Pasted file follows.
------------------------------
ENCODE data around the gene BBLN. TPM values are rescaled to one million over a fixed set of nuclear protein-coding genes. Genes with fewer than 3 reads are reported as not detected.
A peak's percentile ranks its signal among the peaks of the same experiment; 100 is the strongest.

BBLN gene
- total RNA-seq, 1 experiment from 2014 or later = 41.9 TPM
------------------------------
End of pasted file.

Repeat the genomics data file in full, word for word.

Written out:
ENCODE data around the gene BBLN. TPM values are rescaled to one million over a fixed set of nuclear protein-coding genes. Genes with fewer than 3 reads are reported as not detected.
A peak's percentile ranks its signal among the peaks of the same experiment; 100 is the strongest.

BBLN gene
- total RNA-seq, 1 experiment from 2014 or later = 41.9 TPM